this research was conducted before the pandemic, in 2019, as part of our regular technical assessment.
Functional skills mathematics teachers estimated how difficult individual questions would be for their students, based on both previous assessments and sample assessments for the reformed qualifications, using a comparative judgment technique. From this, we obtained measures of expected difficulty for all questions.
We found only slight differences in expected difficulty between the sample assessments offered by each awardee that could be considered when setting pass thresholds. We also found that the expected difficulties between the legacy and reformed qualifications are very similar.
More recently, some representative education and training bodies have said they believe the 2019 reforms to functional qualifications have made it more difficult for them. Ofqual’s chief regulator, Dr Jo Saxton, heard the concerns expressed by people in the sector. Ofqual will continue to monitor and assess these qualifications and listen to the views of the sector.
Reformed versions of functional skills qualifications have been available for first training since September 2019. The reform of these qualifications follows decisions taken by the Department for Education to ensure that qualifications better meet employer needs in terms of the knowledge and skills gained by learners, without changing the requirements for qualifications. Some of the major changes to the Maths Functional Skills qualification were that the non-calculator paper focused on core skills related to fundamental mathematical knowledge. These changes aim to place greater emphasis on the skills needed by both learners and employers, and to increase the recognition and credibility of qualifications with employers.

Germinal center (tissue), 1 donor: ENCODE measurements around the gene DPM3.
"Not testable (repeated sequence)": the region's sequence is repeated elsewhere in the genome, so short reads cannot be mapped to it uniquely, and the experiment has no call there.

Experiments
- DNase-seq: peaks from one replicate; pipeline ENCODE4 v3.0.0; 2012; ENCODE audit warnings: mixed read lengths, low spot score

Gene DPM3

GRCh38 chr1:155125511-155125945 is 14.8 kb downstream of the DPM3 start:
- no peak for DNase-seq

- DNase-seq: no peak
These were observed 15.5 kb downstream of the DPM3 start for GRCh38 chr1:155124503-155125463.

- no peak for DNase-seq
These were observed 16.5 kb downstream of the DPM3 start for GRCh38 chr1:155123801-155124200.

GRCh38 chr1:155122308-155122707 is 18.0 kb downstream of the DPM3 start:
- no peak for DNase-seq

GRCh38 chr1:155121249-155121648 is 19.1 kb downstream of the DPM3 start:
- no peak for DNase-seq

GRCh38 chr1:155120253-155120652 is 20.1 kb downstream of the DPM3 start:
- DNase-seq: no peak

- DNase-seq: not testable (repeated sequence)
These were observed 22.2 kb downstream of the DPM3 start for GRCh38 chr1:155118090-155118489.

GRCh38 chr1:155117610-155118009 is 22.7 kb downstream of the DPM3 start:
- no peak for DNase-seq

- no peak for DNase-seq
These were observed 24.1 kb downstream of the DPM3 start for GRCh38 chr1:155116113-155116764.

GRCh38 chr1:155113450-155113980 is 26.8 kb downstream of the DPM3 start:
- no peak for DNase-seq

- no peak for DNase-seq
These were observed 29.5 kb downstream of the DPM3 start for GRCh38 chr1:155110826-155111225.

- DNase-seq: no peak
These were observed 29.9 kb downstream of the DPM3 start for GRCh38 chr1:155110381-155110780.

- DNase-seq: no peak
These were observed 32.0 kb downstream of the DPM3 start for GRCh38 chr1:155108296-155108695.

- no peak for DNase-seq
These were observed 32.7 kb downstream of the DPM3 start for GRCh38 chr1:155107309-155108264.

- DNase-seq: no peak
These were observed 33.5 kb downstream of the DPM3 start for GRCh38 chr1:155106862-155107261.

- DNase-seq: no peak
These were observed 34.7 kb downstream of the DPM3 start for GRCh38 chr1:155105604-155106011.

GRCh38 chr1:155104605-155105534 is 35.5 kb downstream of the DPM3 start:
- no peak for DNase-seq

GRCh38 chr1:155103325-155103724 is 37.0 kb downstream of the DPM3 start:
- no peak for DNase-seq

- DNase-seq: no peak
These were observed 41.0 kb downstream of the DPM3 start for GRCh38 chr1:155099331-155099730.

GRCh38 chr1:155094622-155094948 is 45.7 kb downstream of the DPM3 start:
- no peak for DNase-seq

Ofqual regulations require awarding organizations (AOs) to ensure comparability over time and with other AOs’ qualifications. The work reported here was carried out in 2019 as part of our technical evaluation of the assessment materials for these new qualifications. The study aimed to assess the complexity of selective assessment of functional skills between AOs and compared to the legacy functional skills qualifications proposed before the reforms. This was done using a comparative judgment methodology. We used item expert assessment to obtain estimates of the expected difficulty of the mathematical functional skills items from the sample assessments for the reformed qualifications together with items from the old assessments.
We found that the expected difficulty of items in the heritage assessment and the reformed sample assessment was very similar. The high similarity of both the mean (median) and the overall distribution of item difficulty suggests that AOs remained consistent in setting the difficulty of their ratings after the reform. This is encouraging as the reforms aimed to introduce improved new-style content, but not to increase demand, which this research suggests has been achieved.
Considering only the reformed qualifications, each AO’s assessment sets had a clear division of difficulty between Level 1 and Level 2 qualifications. Overall, the assessments were of comparable difficulty across AOs. The results of this study suggest that, using sample assessments as a guide, AOs will be able to administer tests of appropriate difficulty and with appropriate separation between levels. Moderate adjustments to the cutoffs should be sufficient to ensure comparability of math functional skills tests between and within AOs.
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